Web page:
Unfortunately this sense of a dual identity necessitates a two-faced existence for individuals living in a city of split spatial decorum. One’s location in the city determines how you act, and your place of residence can come to dictate the relationship you have with the city itself. The city consists of internalised enclaves, of spatial and social barriers, where landmarks rise up and demarcate a territory of unshared values. The city does not embrace itself wholeheartedly, resulting in portions of ‘otherness’, pockets of void, where the city ceases to call itself by the same name."

Jane Clossick

Event Regeneration - A Critical Examination of Manchester’s Property-led Redevelopment Strategy 1980-2002

"In order to create scarcity value in these circumstances, physically limited city centre plots were promoted as glamorous and desirable. The vested interests of speculators in pursuing this led to a reconstructed economy based on ‘boosterism’ (Mellor 2002), where the perceived value of future developments ‘boosts’ present-day rents and property prices. Private capital seeks to make money, so the majority of investment was focussed on potentially lucrative central zones. This has two effects. First, the city centre becomes exponentially wealthier, as more is invested and affluent residents are lured in, at the expense of peripheral zones. Second, because new urban politics calls for private interests to be involved to win public funds, finance capital is able to control both the value and uses of city centre space to maximise its own profits. It is, in effect, deliberate gentrification, as large-scale speculative urban developments quickly rule out low rent uses and users, because such additions reduce property value. [...]

As we have seen, the nature of a market-led regeneration process gives capital too much control over cityspace, with outcomes that have not lead to the achievement of spatial and social justice. Despite the grand claims for the redistributive power of private investment in public regeneration, the rhetoric of ‘trickle-down’, and the aestheticisation of city centre diversity served to mask the reality, in which the poor are being edged out of public life. Despite the regenerative projects, poverty and deprivation are still entrenched in east Manchester. What has been in the past thirty years a process of ‘crisis-generated urban restructuring has become a crisis emanating from the new urbanisation processes themselves‘ (Soja 2000)."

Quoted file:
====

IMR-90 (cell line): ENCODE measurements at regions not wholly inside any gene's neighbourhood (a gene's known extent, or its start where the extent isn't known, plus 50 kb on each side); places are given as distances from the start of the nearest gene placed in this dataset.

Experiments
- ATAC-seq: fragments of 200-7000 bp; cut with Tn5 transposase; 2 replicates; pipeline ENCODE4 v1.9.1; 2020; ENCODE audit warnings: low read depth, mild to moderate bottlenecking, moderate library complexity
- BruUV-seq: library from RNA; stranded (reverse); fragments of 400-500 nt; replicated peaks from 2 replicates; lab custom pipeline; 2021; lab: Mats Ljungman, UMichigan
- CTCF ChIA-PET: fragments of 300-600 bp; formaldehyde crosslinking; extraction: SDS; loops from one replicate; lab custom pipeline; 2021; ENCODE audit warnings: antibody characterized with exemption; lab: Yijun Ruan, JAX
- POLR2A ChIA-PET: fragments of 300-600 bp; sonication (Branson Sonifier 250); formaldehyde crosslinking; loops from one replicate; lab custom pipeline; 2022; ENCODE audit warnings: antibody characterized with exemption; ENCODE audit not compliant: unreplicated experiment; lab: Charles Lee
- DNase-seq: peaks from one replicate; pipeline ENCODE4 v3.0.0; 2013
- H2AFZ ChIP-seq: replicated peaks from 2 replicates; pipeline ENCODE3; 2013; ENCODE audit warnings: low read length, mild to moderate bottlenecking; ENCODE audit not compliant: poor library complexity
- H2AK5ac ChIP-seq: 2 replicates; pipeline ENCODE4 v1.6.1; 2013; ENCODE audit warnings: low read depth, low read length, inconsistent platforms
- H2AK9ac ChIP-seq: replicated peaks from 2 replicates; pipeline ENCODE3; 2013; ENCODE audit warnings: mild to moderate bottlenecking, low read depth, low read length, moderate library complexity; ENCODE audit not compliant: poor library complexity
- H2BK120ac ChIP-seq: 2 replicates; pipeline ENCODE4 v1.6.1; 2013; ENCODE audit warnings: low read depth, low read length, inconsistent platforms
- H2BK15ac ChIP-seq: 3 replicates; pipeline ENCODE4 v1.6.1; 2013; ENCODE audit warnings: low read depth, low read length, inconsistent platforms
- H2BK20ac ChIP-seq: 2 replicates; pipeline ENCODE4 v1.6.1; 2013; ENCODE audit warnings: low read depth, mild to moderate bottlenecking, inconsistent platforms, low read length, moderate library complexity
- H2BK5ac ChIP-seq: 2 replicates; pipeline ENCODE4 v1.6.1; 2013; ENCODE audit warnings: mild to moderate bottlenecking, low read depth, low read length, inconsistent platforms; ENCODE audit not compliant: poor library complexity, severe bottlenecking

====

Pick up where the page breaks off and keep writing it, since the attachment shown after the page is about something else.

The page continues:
Ashley Seaborne

London, Peripherally - Between Home and Work without Sight

"It is said that the role of the eye is central to our deciphering of a subject, Le Corbusier remarks, "One needs to see clearly in order to understand" (Le Corbusier 1959), but for those who do not have the privilege of sight, then this ‘understanding’ must be arrived at via alternative means. The built environment harbours a wealth of information that our body, our senses respond to and utilise to orchestrate our movements, "We have knowledge of space through the perceptual processual phenomenology..." (Giancarlo Toniutti 1999) For the sighted, the use or reliance upon senses other than sight is seemingly reductive in comparison to those with limited or no capacity to see, this ability to ‘see’ in many respects may serve adversely, "The observer becomes detached from an incarnate relation with the environment through the suppression of the other senses..." (Juhani Pallasma 2005). This then points to an enlightenment of the role played by the remaining senses of smelling, hearing, touch and taste when sight is not possible. The cognitive processing used to concretise the information gathered into a concept of the environment is intensified also, "The mind held in check by a physical limitation like blindness naturally turns inward. It analyses and considers, it constructs and creates. The outside world has been to a certain degree taken away from it, so it makes a world of its own." (Hawke Clarence 1915) The city environment’s primary communicative mode has been through light and imagery, imagery to direct, warn, remind and reassure – for the blind, the environment now must interact in a different way.

Viral Seth

Urbanity and the Collective Mind - Order on the Outside and Chaos Within, Walking in East London

"I enjoy the irregular cracks that quietly disrupt the regular pattern formed by precisely laid paving stones. And again time reveals itself. ... Everyone here is connected in the same manner. The cracks in the pavement are a mirror and I can see reflected, the faces of those with whom I share this street and the sky. Sometimes I have to thank the city for our subconscious and wait patiently for that latent moment when we become conscious of it. But every time I have to pretend it will never happen.